Say the word voodoo and you might conjure up any number of images. The act has become so entrenched in the dark arts that many of us fail to look at it any closer, assuming that it is merely an act of evil. The history of voodoo, in fact, runs a whole lot deeper than you might have imagined, coming from rich spiritual origins. What we think we know is in fact only the tip of the iceberg and away from popular cliché and western representation, the reality is very different indeed.
One of the most diversified acts out there, voodoo has a history that spans both time and place, differing in practice according to where you look in the world. Generally speaking, voodoo is formed as a hierarchy, with the Bondye acting as the governing deity. Having lost interest in the world, Bondye searches for Ioa to carry out his practices, watching over the state of the world. These powerful spirits are believed to exist in many forms, from the animal through to the vegetable, enacting varying types of energy over the world. With every Ioa having a different level of benevolence, it is up to the practitioner of voodoo to find those that they want to use, enacting either darkness or light on their immediate world.
For many people, voodoo is more than just a belief system; it is a way of life, governing how they exist in the world. Followers of voodoo believe in an ingrained universal energy that goes beyond the physical, existing in the spirit and dream worlds. The soul is believed to be able to transcend its body, existing in multiple states. While other cultures view such possession states as evil, voodoo embraces these kinds of acts, inviting them in if they can.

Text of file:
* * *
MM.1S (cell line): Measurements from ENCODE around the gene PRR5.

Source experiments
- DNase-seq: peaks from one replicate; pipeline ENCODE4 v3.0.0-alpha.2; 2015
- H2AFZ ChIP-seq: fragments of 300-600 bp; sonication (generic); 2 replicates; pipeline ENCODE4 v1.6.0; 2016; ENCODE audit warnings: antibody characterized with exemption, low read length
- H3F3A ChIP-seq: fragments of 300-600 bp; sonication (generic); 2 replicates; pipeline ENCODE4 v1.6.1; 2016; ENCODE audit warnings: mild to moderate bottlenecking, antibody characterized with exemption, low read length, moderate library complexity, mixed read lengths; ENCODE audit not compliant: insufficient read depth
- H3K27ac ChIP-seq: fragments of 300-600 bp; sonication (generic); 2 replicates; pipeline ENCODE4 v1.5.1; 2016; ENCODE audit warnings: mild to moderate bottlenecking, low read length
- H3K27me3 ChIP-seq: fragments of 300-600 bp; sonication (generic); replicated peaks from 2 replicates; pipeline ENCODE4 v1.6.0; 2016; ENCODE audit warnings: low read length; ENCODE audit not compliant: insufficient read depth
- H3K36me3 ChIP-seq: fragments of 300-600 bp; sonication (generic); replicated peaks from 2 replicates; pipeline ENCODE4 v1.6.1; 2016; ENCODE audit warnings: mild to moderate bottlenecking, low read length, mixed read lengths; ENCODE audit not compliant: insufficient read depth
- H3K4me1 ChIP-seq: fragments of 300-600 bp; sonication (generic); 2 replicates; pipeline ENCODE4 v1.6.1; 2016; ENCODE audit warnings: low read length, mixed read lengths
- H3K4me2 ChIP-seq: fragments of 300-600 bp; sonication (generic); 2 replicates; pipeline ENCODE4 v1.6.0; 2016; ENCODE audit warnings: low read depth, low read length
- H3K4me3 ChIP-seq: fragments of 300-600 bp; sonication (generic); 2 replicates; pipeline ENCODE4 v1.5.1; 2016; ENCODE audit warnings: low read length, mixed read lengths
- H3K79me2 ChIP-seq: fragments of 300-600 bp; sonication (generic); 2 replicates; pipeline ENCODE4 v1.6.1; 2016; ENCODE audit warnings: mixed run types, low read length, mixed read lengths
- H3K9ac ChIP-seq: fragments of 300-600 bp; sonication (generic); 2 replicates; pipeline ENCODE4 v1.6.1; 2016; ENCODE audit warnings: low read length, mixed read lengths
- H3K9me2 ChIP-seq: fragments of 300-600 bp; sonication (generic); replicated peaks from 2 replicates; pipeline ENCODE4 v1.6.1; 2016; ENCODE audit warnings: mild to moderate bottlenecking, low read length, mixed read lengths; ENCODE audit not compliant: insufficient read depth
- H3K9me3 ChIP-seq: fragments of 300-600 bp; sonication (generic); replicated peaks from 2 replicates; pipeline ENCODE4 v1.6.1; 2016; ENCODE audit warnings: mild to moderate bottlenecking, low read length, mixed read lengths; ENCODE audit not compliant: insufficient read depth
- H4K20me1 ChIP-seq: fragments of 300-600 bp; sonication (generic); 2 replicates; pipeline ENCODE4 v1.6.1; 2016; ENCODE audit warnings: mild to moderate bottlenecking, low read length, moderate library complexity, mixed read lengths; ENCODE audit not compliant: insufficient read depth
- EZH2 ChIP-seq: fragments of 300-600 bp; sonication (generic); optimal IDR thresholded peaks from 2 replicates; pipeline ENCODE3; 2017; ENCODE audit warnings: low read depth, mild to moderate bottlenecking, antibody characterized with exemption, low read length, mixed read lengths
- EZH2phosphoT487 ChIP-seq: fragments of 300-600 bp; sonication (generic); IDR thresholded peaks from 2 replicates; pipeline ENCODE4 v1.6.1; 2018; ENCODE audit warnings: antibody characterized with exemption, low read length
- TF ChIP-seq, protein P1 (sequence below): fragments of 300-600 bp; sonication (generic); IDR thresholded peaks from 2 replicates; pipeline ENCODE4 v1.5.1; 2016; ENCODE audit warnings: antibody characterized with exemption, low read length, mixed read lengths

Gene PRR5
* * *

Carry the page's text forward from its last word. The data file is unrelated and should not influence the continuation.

Having been created in West Africa, it is this part of the world to which voodoo has its strongest ties. Local festivals, such as that of the Benin vodun festival, features animal sacrifice, traditional dance, bodily offerings and scenes of walking trances. To the outside eye, there might be a great deal of unexplained behaviour but to the followers of voodoo, the event is deeply spiritual and highly significant.
Since its creation, the practice of voodoo has moved to other corners of the world, going where the slave trade was being set up. In 1720, for example, voodoo sprung up in Haiti due to the import of African slaves. Having suffered immensely under the regimes, the African natives turned to voodoo as a way of finding a sense of home where they were and gain back a little of their control. The often dark forms with which we now associate voodoo came about from this period of pain and upheaval, helping to bolster the slaves who were shipped abroad against their will.
The practice still exists in Haiti, albeit in a somewhat different form. Ritualistic ceremonies enable locals to explore the darker side of their past while expressing hope towards a brighter future. The spirits are served through ritual ceremonies, honoring the unexplained and often mysterious forces that govern the world.
Over the course of the centuries and decades, voodoo has spread to other parts of the world, including the Caribbean, North America and South America. While its practice is hugely intricate, however, the practice has fallen victim to the media, having been sensationalized in a number of cinematic and televisual productions. Overlooking the intricate details, the media has focused instead on the bloodier, darker aspects of voodoo, giving little context into why certain events might have come about. Today, the practice is seen as a very much one dimensional thing, enacted merely to bring about pain.
Ultimately, however, voodoo is concerned with peace. Throughout its practice, it has been used as a way of helping practitioners to find comfort in their surroundings and eventually discover a place of wellbeing for the future. According to the belief system, in order to find the light you must first accept the dark and by balancing the two worlds at one time, you might be able to settle on some sort of comfort in the place around you.